Richard Kearney argues in Carnal Hermeneutics that Ricoeur extended Husserl’s phenomenology of the flesh into a carnal hermeneutics that recognizes the other as a body like oneself and as another that requires inferential reading or “a special grammar of carnal hermeneutics across distance, gaps and differences” (p. 54). Ricoeur, he notes, likened this interpretive relation to the reading of symptoms. Reading of symptoms through the body can become a reductive habit among mental health nurses. One piece of professional shorthand is to dismiss a patient’s actions as “behaviour” which on the face of it is meaningless, since to be alive is to exhibit behaviour of one kind or another. Condensed within the word, however, is a framework of judgement, that a specific behaviour is considered as manipulative, attention- seeking [1] and by implication under the person’s conscious control. “Behaviour” in this localized sense is never applied to oneself (possibly to a colleague, and if so to call their actions into question) and has a collusive function since to understand the intent of the term is already to participate in assumptions about where the border lies between the sick and the well, the sane and the mad.


Addiction is associated with chemical pathways in the brain, linking to desire, reward, the need for comfort, and connected to memories and meanings mapped on to the world. Desire is for something, comfort derived from something…chemical pathways lead out from the brain, through the flesh, into the world where desire, reward, and comfort take on meanings, actual and enculturated. Kearney says, “Every carnal act and organ inscribes its own imaginaire…Nature is already culture as soon as we sense it as this or that…Sensation is expression and expression is sensation. Flesh is word and word flesh” (p. 45-6).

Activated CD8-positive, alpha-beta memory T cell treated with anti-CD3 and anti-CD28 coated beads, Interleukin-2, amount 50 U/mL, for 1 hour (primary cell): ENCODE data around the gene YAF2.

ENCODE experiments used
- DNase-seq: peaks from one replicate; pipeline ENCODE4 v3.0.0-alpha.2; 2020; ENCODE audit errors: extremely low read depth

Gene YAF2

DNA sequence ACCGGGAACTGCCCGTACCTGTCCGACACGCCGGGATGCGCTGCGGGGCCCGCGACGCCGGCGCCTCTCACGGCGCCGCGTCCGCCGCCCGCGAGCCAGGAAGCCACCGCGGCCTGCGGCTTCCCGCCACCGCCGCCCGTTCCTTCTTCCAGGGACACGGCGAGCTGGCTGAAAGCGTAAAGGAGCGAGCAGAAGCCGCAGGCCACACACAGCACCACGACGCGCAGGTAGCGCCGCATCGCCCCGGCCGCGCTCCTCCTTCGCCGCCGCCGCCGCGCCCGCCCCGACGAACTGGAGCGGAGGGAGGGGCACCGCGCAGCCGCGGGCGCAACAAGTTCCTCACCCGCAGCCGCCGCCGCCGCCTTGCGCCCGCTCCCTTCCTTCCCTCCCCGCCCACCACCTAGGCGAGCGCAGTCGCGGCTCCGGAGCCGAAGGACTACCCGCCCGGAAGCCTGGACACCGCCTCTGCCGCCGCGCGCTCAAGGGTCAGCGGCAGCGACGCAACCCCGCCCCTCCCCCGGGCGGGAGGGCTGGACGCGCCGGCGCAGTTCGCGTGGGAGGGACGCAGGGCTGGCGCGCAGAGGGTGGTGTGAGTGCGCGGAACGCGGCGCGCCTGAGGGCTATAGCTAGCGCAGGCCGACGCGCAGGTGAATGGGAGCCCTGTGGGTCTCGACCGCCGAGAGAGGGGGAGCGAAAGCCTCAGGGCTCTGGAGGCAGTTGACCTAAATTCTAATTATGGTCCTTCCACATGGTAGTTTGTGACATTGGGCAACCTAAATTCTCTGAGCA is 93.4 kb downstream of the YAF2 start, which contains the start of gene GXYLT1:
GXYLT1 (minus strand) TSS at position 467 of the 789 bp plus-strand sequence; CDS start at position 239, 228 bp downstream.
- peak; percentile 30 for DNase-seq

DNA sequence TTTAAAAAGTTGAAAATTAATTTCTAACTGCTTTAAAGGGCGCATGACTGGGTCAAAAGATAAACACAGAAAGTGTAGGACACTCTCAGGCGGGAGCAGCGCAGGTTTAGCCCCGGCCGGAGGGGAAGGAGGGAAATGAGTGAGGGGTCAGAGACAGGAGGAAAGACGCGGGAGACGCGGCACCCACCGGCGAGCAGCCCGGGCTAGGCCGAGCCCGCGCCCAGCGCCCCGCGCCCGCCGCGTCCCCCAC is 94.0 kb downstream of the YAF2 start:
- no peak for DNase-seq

The rush for overly simple genetic explanations of personality traits and likelihood of developing mental health disorders has given way to the more cautious, complex and less certain science of epigenetics, the endlessly variable interchange between genetic loading and how genes become expressed in interaction with environmental stimuli. Hence the significance attributed by neurodevelopmental scientists to what they term “serve and return” interactions between infant and parent or principle carer. Very early on, the infant learns what to expect from the world, and how her or his expressions, facial, vocal, or gestural are likely to be received.


Prejudices are bred in the bone, or at least held in neural pathways that are shaped through interaction with the environment and fed by genetic availability. Freud has received a largely unacknowledged, if partial vindication in a new interest in “trauma-informed care.” Although the apparatus of Freud’s schema of the unconscious is gone, the basic insight that early experiences inform later patterns of emotional response and behaviors has been re-instantiated through empirical investigation of correlations between childhood trauma and later life health outcomes, and of the biological effects of trauma in the brain. A large longitudinal study known as the Adverse Childhood Experience study has found strong correlations between the numbers of “adverse experiences” a person had growing up (for example abuse, neglect, or a parent with addictions) and health outcomes later in life; not only mental health problems such as depression or anxiety, or addictions, but also physical conditions like heart disease (Center for Disease Control, 2019).


Merleau-Ponty’s term chiasm describes a two-way crossing between self and world. Fleshly signification as well as language passes back and forth and behind the signification, in the flesh itself lie layers of dispositional matter, in nerve pathways, brain tissue, cellular functioning, bodily affordances. Addictions and mental health nursing is not random, it has threads it must follow through a mesh of meaning, carnal and enculturated, in constant interaction with the world. The charged flesh encounters the other, not in a vacuum, but in an environment that is itself charged with histories, laws, ethical codes, and local customs.


Center for Disease Control. (2019). Adverse childhood experiences (ACEs). Atlanta, GA: Author. Retrieved from

Kearney, R. (2015). The wager of carnal hermeneutics. (In R. Kearney and B. Treanor, eds., Carnal Hermeneutics) pp. 15-56. New York, NY: Fordham University Press.

[1] Another example of hermeneutic paucity – how many kinds of behaviour are about seeking attention in some way, and yet it is pronounced as an end to curiosity about a patient’s feelings, motives, desires – not as a start.